Erik Darling

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Erik Darling (September 25, 1933 – August 3, 2008) was an American songwriter and a folk music artist. He was an important influence on the folk scene in the late 1950s and early 1960s.

Biography[edit]

Darling was born in Baltimore, Maryland. Inspired by the folk music group The Weavers, in the '50s, he formed The Tunetellers, which evolved into The Tarriers with actor/singer Alan Arkin. Their version of the "Banana Boat Song" reached #4 on the Billboard charts.

In April 1958 Darling replaced Pete Seeger in The Weavers, although he continued working club dates with The Tarriers until November 1959. Darling also recorded three solo albums. His second solo effort, True Religion for Vanguard in 1961 was influential on younger folkies of the day. Darling left the Weavers in June 1962 to work as a soloist on the emerging coffeehouse circuit. That summer he formed a jazz-folk trio, The Rooftop Singers, with longtime friend Bill Svanoe and jazz singer Lynn Taylor. Intended as a studio-only project for Vanguard, the group landed an unexpected number one pop hit with the song "Walk Right In." Don McLean who became friends with Darling in 1961, looked back on Darling as “a genuine philosopher and perfectionist.” He said, “I appreciated the time he spent with me so long ago. Undivided mental attention to every aspect of music making and performing is a hallmark of Erik’s work, and I believe some of that rubbed off on me.”.[1]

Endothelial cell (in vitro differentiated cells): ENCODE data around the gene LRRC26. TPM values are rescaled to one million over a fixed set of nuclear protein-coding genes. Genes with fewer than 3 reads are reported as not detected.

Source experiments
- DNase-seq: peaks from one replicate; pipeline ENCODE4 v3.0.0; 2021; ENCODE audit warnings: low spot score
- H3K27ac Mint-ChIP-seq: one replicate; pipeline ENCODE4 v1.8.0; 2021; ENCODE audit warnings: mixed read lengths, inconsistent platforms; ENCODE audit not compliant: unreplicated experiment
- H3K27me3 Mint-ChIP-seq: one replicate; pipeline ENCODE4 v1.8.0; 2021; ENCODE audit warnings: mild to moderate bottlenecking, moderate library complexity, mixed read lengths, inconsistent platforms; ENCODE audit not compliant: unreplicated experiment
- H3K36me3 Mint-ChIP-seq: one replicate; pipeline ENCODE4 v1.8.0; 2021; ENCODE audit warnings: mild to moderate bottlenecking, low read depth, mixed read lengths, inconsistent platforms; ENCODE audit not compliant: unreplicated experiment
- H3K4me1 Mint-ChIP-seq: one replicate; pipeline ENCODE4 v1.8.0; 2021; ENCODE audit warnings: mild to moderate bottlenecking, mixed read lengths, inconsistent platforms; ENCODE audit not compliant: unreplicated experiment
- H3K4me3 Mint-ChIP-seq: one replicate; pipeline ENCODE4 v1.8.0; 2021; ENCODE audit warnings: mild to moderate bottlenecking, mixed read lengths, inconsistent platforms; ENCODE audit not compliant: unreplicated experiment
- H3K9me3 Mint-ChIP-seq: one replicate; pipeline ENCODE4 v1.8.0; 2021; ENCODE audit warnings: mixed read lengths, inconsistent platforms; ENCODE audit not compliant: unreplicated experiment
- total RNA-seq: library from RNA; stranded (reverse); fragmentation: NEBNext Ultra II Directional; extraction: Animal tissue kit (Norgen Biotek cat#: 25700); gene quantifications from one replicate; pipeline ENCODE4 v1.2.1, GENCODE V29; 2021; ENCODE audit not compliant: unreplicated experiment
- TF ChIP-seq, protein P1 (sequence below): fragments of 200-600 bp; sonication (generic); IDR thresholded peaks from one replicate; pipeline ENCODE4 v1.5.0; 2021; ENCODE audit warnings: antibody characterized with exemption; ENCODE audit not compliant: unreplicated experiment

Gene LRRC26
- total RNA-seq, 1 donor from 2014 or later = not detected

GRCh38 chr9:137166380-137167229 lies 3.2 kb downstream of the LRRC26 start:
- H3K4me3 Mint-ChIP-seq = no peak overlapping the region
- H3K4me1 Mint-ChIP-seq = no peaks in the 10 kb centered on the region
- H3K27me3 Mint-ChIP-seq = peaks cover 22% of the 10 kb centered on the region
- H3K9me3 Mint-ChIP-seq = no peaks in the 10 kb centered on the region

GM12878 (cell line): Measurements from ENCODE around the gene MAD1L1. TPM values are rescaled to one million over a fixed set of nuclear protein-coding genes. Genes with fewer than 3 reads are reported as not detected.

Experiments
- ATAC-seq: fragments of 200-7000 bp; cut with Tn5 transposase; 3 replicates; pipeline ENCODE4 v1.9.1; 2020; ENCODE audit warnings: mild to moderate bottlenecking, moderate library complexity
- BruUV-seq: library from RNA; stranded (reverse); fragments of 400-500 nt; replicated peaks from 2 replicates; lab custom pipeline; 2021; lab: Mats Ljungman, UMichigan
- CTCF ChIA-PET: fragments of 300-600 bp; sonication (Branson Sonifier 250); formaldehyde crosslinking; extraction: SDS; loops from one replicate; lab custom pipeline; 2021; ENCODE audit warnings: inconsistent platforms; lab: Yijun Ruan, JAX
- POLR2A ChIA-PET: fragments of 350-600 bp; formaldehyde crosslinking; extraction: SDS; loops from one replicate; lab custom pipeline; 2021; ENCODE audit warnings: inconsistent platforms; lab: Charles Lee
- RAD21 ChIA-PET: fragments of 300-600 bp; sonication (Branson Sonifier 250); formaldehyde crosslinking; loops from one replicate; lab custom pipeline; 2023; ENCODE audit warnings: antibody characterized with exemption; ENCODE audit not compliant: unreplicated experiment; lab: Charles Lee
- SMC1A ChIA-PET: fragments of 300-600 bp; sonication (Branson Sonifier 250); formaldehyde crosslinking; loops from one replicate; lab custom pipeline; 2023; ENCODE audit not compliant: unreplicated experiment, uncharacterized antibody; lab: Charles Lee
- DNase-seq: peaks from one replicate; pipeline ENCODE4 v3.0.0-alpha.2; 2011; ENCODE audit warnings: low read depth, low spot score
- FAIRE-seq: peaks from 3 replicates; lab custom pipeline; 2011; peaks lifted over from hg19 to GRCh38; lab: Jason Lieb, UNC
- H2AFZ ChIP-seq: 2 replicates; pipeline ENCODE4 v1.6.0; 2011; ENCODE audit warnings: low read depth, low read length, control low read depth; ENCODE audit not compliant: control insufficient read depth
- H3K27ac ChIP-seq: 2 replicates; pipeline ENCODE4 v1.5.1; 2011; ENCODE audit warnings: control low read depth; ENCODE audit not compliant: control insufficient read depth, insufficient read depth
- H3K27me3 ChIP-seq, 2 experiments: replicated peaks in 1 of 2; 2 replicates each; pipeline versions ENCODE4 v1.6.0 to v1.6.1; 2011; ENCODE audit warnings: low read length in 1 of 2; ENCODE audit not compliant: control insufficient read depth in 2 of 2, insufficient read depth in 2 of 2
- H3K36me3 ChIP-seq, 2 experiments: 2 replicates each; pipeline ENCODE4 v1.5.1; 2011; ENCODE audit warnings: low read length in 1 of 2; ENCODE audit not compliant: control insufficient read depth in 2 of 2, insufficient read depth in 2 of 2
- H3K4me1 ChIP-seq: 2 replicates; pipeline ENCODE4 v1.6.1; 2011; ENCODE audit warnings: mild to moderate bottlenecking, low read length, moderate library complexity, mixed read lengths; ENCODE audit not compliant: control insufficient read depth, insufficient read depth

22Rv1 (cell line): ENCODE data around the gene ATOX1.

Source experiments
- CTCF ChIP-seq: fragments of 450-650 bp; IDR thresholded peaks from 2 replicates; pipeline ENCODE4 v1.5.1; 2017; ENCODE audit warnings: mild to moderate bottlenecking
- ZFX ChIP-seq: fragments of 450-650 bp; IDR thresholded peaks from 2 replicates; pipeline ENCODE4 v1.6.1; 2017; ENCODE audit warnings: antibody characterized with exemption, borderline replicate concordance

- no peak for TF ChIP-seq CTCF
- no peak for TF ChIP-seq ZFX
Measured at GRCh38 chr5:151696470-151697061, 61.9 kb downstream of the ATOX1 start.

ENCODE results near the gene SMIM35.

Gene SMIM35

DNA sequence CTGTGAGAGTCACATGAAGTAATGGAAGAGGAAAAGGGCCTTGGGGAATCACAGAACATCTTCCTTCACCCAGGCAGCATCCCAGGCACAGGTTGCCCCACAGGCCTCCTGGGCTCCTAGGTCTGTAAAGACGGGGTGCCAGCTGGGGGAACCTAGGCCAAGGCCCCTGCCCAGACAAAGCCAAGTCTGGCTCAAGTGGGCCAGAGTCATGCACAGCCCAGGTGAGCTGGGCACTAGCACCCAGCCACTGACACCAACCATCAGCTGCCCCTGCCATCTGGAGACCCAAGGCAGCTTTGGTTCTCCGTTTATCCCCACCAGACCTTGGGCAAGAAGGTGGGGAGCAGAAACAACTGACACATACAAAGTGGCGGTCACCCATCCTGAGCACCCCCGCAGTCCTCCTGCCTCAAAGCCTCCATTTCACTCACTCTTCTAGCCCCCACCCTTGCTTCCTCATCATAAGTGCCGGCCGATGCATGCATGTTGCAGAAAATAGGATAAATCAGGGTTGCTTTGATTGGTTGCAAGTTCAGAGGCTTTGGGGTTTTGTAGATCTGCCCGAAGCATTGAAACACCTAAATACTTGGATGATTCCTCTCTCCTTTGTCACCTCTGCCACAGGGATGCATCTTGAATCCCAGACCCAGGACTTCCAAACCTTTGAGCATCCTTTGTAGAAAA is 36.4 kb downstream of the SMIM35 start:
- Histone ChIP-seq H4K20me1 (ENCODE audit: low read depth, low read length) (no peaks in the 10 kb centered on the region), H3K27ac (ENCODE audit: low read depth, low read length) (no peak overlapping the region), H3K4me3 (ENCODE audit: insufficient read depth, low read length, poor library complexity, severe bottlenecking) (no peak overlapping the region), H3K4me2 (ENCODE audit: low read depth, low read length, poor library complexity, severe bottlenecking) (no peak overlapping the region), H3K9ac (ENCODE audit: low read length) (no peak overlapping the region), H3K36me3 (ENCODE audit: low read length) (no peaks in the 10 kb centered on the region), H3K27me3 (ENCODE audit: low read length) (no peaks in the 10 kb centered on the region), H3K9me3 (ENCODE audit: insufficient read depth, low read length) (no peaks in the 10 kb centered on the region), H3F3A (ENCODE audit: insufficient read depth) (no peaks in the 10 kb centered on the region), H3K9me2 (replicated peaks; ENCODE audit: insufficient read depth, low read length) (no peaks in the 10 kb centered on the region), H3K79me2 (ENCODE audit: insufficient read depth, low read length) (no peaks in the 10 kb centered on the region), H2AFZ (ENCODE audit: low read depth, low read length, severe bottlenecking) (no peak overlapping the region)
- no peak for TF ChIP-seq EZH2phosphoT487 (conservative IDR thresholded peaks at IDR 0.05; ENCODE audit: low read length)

In 1967, Darling and Paul Bennett were co-credited for writing the song "Babe I'm Gonna Leave You," by Quicksilver Messenger Service, which appears to be a medley of Darling's 1958 song "St. John's River", and Joan Baez's recording of "Babe I'm Gonna Leave You", originally written by Anne Bredon.

He died in Chapel Hill, North Carolina from lymphoma[2] at the age of 74.

References[edit]

  1. ^ Howard, Alan (2007). The Don McLean Story: Killing Us Softly With His Songs. Lulu Press Inc. p. 420. ISBN 978-1-4303-0682-5. 
  2. ^ Grimes, William (2008). "Erik Darling Dies at 74; Musician in the Weavers". New York Times. 

External links[edit]